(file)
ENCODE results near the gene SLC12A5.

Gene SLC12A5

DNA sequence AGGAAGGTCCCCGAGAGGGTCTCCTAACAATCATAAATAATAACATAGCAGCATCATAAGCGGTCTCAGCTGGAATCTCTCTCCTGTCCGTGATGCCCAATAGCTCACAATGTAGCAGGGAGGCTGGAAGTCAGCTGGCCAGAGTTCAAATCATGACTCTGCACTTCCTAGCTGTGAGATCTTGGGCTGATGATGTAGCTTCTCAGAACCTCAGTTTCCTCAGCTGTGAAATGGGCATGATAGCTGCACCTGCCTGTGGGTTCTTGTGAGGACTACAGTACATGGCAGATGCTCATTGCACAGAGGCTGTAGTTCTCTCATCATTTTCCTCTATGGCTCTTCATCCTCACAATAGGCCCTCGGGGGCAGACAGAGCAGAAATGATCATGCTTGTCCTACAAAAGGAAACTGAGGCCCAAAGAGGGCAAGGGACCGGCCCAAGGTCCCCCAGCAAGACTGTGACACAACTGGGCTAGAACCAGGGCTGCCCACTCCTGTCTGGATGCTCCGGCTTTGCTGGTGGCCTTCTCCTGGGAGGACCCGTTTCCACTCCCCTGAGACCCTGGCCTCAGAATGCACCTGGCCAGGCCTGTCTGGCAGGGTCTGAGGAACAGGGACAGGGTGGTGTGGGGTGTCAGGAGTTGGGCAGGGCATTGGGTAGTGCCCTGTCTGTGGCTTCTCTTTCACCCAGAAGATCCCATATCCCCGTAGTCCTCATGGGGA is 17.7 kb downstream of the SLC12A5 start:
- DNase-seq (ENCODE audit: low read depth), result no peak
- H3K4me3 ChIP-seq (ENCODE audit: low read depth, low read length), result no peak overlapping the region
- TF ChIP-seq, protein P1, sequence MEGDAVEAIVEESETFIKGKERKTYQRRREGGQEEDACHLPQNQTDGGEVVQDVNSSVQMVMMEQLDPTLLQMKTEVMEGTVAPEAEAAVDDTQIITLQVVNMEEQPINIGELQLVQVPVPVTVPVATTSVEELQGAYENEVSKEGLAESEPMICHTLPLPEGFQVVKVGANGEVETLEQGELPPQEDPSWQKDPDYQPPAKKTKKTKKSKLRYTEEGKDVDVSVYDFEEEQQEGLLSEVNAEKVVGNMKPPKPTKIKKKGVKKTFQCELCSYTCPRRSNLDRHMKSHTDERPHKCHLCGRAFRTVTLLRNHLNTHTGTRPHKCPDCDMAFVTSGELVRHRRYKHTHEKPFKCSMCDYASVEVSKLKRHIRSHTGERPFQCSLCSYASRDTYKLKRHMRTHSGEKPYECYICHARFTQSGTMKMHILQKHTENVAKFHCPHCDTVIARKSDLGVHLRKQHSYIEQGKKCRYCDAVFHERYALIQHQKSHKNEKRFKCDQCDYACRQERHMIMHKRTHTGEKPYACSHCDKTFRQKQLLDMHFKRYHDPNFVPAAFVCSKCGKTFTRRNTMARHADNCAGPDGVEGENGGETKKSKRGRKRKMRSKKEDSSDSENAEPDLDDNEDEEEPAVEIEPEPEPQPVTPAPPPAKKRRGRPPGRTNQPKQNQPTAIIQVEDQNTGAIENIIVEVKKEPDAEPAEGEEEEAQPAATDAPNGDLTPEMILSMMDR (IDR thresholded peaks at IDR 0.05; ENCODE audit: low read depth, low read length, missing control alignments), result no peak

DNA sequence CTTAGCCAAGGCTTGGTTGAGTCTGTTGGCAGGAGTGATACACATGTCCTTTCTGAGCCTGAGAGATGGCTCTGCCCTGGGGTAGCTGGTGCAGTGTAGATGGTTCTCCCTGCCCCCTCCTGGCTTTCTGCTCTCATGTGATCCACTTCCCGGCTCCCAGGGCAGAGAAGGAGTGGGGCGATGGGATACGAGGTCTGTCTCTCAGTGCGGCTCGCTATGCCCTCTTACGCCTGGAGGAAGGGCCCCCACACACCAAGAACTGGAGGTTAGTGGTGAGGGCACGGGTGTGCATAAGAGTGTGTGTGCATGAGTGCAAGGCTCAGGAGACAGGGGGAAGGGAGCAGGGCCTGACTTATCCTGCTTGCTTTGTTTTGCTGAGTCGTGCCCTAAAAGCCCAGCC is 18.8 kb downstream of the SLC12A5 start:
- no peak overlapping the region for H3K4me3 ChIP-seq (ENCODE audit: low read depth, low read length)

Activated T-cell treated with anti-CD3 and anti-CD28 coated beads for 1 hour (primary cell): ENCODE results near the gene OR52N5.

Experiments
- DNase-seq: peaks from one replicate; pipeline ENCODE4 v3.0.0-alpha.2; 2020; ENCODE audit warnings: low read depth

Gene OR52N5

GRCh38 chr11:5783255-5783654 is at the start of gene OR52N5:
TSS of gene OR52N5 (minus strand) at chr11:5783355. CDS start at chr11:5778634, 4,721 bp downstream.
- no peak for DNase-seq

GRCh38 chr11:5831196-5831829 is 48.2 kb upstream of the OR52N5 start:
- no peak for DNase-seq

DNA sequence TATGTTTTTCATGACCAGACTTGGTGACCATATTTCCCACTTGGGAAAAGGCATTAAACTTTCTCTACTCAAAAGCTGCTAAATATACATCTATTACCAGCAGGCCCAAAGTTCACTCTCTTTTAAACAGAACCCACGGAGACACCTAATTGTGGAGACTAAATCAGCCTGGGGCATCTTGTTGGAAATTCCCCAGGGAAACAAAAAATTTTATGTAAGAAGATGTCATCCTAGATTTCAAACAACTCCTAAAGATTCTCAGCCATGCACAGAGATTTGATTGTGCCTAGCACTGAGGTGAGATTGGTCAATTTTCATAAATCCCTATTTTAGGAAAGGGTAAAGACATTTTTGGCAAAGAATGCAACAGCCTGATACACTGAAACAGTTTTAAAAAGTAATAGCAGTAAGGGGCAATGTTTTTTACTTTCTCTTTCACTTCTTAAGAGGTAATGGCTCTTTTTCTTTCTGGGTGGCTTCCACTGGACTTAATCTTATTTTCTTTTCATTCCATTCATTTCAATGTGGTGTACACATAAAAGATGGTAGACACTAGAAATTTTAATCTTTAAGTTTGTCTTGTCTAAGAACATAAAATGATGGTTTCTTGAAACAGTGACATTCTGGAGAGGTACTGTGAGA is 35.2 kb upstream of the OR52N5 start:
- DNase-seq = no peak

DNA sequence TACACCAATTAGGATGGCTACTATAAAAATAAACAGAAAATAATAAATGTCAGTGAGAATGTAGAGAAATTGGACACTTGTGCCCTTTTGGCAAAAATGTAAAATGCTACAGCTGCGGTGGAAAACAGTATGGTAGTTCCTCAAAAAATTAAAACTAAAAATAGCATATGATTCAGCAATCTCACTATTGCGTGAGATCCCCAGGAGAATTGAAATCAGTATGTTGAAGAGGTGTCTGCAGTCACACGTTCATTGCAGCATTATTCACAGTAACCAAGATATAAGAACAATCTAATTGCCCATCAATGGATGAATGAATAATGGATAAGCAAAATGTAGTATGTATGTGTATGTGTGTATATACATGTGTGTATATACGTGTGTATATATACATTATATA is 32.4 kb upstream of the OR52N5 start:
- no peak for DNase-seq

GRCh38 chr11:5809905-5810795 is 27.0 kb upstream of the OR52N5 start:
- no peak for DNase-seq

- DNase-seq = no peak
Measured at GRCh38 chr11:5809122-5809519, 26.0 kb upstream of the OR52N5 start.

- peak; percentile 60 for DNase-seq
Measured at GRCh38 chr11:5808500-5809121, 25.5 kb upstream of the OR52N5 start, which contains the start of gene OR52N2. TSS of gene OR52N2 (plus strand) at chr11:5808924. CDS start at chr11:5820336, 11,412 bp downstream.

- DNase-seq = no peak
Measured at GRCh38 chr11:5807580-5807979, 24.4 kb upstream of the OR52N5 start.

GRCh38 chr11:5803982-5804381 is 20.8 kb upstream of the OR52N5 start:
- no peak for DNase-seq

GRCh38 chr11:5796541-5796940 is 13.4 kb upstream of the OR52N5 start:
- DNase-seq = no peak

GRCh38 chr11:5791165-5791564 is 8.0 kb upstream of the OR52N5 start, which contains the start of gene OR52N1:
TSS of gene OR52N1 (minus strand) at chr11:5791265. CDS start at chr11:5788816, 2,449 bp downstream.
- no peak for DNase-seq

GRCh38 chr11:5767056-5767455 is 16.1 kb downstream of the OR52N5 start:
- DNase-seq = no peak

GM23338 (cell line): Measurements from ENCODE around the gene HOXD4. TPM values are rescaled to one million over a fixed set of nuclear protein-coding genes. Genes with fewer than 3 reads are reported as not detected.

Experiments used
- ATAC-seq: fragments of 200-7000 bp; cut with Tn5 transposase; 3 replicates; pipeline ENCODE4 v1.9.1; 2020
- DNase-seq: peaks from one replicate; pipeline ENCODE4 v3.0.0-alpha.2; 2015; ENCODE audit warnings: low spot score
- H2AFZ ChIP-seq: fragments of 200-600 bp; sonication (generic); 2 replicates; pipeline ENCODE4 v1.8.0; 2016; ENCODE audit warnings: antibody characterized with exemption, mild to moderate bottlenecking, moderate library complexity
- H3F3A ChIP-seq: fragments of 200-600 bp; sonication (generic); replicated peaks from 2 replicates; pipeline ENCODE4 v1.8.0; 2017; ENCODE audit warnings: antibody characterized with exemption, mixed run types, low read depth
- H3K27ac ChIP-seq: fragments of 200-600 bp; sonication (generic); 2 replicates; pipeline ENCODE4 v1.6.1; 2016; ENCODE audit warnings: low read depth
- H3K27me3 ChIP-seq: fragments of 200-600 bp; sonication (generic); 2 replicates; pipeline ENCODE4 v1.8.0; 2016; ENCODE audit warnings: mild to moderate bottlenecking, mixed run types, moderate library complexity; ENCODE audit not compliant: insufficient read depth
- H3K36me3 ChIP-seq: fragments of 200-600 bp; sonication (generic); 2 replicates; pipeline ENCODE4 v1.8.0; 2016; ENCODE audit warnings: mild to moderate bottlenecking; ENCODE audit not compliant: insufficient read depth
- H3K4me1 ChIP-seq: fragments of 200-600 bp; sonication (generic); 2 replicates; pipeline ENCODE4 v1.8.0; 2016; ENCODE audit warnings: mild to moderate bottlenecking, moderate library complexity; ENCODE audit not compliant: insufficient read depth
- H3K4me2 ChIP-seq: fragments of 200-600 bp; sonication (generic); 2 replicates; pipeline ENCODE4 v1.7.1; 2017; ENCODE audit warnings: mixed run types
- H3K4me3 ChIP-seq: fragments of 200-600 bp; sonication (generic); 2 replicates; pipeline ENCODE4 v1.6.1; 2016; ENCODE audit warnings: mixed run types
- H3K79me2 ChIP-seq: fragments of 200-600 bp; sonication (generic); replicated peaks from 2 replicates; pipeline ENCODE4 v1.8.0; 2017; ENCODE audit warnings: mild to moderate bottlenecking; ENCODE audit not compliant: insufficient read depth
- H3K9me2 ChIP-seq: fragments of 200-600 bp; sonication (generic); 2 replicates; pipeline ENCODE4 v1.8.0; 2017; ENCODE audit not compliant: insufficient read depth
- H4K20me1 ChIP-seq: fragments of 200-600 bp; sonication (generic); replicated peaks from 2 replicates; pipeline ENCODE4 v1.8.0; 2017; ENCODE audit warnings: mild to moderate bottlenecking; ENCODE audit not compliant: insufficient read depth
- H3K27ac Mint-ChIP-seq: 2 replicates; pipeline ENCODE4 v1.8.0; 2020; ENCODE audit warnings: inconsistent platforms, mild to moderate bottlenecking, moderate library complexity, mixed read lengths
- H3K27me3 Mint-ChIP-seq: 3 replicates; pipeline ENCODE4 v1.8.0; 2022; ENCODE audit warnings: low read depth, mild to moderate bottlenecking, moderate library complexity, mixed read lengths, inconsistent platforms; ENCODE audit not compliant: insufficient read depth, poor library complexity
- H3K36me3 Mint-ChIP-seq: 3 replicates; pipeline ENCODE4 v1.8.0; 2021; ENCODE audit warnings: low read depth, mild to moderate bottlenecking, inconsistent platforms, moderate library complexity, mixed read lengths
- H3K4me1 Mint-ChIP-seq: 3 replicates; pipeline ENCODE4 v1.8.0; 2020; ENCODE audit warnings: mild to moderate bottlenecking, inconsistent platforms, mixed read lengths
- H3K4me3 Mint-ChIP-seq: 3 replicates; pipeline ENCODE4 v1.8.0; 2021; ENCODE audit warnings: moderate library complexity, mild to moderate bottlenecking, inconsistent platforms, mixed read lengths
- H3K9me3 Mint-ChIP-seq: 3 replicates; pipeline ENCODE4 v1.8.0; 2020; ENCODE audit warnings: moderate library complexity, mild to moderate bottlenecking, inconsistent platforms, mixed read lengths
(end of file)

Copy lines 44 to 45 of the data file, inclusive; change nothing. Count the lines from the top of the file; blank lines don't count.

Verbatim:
- H3F3A ChIP-seq: fragments of 200-600 bp; sonication (generic); replicated peaks from 2 replicates; pipeline ENCODE4 v1.8.0; 2017; ENCODE audit warnings: antibody characterized with exemption, mixed run types, low read depth
- H3K27ac ChIP-seq: fragments of 200-600 bp; sonication (generic); 2 replicates; pipeline ENCODE4 v1.6.1; 2016; ENCODE audit warnings: low read depth